Operating in the status quo is a death blow for retailers. To survive, companies need to evolve. Here are a few steps they can take to drive a successful transformation.
volving customer expectations. Disruptive technological advancements. Shifting regulatory landscapes. Today’s business environment is buffeted by change. If a company is not constantly improving, transitioning and transforming, it’s at risk of becoming yesterday’s news.
A successful transformation helps drive efficiency, control costs and inspire innovation throughout the entire organization. But transformation requires more than a simple declaration. To truly drive deep, sustainable value for years to come, organizations must understand and manage associated risks.
What Are the Challenges?
Such a massive undertaking comes with typical pitfalls: weak planning and preparation, unrealistic time frames, poor execution — the list goes on. Couple that with an inevitable sense of “change fatigue” and it’s clear why many organizations often fall short of their transformation goals.
Upfront planning is needed across all levels of the organization to ensure success. Organizations must act proactively or risk getting blindsided. For instance, has leadership set the right tone for the transition, as well as a precedent for engagement? Are there clear communications throughout the enterprise ensuring change management plans are securely in place? How realistic are the goals in terms of timing and next steps? To open the door to new opportunities, companies must be able to confidently answer these questions.
Fortunately, the key to a successful transformation already exists within the organization. It starts with culture. Culture is the complex system of interwoven beliefs, values and norms that are reinforced by practices. It’s how individuals and teams communicate, solve problems and ultimately, create value for the organization. Transformations may require strong financial and project disciplines, but focusing on culture is crucial.
Evolving the Company’s Culture
It’s a harsh reality, but a reality nonetheless: Transformations will fail if culture remains an afterthought. A recent FTI Consulting survey showed that business leaders with experience in business transformations place significantly more importance on managing people and cultural change.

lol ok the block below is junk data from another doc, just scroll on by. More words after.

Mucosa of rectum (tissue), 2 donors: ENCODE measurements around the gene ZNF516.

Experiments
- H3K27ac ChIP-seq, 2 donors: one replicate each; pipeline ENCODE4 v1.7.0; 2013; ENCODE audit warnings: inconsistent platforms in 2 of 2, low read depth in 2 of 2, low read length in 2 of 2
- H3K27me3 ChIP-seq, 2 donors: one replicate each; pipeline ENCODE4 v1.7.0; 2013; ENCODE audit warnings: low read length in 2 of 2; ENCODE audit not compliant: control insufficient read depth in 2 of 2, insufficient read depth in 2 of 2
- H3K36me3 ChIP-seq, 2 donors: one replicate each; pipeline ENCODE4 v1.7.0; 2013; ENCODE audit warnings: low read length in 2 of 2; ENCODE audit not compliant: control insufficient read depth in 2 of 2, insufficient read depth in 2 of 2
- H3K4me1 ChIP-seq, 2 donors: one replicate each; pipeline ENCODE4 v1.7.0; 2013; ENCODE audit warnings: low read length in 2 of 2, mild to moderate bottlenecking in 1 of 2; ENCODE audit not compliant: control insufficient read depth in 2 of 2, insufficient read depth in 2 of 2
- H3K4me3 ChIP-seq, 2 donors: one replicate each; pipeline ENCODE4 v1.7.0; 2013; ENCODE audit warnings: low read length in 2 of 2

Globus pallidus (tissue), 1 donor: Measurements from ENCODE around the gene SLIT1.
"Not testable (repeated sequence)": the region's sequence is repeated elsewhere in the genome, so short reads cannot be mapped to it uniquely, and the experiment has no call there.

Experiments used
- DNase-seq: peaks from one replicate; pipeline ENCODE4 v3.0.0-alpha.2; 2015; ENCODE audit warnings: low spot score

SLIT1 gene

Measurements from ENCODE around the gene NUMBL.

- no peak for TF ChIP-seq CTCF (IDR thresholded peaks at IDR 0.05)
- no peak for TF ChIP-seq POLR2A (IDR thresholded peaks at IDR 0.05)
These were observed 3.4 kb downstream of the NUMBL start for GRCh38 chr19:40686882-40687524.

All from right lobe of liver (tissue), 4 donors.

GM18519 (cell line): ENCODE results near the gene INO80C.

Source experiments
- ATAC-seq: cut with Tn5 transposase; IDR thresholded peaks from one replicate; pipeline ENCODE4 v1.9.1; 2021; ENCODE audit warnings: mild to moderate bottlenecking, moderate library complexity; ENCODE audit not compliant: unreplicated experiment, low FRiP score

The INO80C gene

So how does a company go about changing its culture? It starts by understanding what needs to be fundamentally changed.
For instance, if the company is seeing a loss in market shares due to the costs of production or if it simply isn’t keeping pace with evolving customer expectations, these are areas that should be targeted. Next, companies should observe why these things are happening in a specific and measurable way. Observe the practices that drive these factors to the point of failure, be it ineffective leadership or poor coordination. By diagnosing where the pain points are, companies can begin to redesign and implement new operating models, new roles, cultural forums, etc. The result? A culture built around transformational solutions.
Undergoing an enterprise-wide transformation is like trying to turn an ocean liner — it’s a huge task that requires a captain’s hand. Senior management needs to not only lead the charge, but also operate on the same page as the rest of the organization, following the same standards of accountability and transparency.
While the following factors alone will not guarantee success, leadership can expect to see a higher rate of success when implementing them alongside a robust change management strategy:
Adopt the belief that the current ways are not good enough. Institute a rigorous peer-review process to challenge current practice.
Realize that 20 percent of managers won’t make it through the change curve.
Front-load the difficult work. Be deliberate in addressing the hard work sooner rather than later. Remember, 20 percent of the work will drive over 50 percent of the total effort.
Be willing to adjust the plan and expectations when new information is uncovered.
Make quick decisions to avoid slips in timelines and wasted costs. Better to make a “good” decision now than wait around for a “great” decision that might not come.
Address conflicting positions between current initiatives and the future.
Set the tone for change from the top — of resetting objectives and targets.
Want to know what else organizations can do to successfully transform? Discover more in the infographic below: